Laura Glenn

Laura Glenn

Laura Glenn’s book of poems I Can’t Say I’m Lost was published by FootHills, and her chapbook When the Ice Melts was published by Finishing Line Press. Her poems have appeared in many journals, including The Antioch Review, Boulevard, Cortland Review, Epoch, Green Mountains Review, Hotel Amerika, Massachusetts Review, Pedestal, Poet Lore, Poetry, Smartish Pace, and Rattapallax, as well as in anthologies. She has completed work on another full-length book of poems, and is working on a chapbook of pandemic-related poems. Also a visual artist, she lives in Ithaca, NY, where she works as a freelance copy editor.

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Brief Flight

On my first flight a wing caught fire—
like Icarus, though the plane didn’t fall to earth;
my father, by my side, calmed me.

Unlike Icarus, I’m still here, though my father is gone.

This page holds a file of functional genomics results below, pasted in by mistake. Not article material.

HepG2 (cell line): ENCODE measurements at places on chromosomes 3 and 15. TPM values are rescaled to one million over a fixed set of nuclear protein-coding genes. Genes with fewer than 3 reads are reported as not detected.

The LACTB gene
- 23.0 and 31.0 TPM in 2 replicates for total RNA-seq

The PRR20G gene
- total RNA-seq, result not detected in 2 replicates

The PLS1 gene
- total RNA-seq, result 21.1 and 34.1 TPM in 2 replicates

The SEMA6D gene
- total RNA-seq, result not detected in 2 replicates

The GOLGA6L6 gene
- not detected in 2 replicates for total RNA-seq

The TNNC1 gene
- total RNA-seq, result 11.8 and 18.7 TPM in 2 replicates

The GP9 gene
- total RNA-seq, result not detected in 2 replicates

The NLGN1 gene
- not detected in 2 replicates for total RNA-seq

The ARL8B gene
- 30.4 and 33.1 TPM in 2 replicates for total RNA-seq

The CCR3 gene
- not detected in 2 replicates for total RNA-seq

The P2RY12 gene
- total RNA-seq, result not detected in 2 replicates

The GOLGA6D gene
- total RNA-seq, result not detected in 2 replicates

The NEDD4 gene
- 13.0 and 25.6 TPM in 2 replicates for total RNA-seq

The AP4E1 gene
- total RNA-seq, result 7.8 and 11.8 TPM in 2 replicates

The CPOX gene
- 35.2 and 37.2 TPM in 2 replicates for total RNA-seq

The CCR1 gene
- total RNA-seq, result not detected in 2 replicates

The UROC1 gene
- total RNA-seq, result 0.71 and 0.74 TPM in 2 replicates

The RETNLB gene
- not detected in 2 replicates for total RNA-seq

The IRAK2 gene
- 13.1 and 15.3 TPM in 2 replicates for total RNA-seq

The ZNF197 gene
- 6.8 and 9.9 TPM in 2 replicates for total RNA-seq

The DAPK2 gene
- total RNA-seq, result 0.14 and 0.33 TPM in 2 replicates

When he was alive he seemed unnerved
by my fear of heights, yet

I must have gotten his love
of travel. I like low flights, where
I can look out

and see: above me, feathery clouds
sculpt into statues that reconfigure.
Below me, swimming pools

in hues of aqua―greens and blues―
like tins of paints I can dip
a brush into. Water

shimmers, shivers. Rivers
twist, pulse, like veins in my wrist.

A leaf-shaped islet drifts
by—my fear

falls away.

First appeared in Vallum

Venice Unshuttered

Long ago, I was asked if I could live
during any age
which would it be? Renaissance
sprung to mind, but I was young.
Imagine, a cloistered Renaissance woman
looking at the world through a window,
while the world viewed her,
as if in a painting, framed.

Yesterday, while taking a vaporetto
to a museum, I photoed
a woman, at her window
looking quaint―
unshuttered but still
planted, leaning toward sunlight.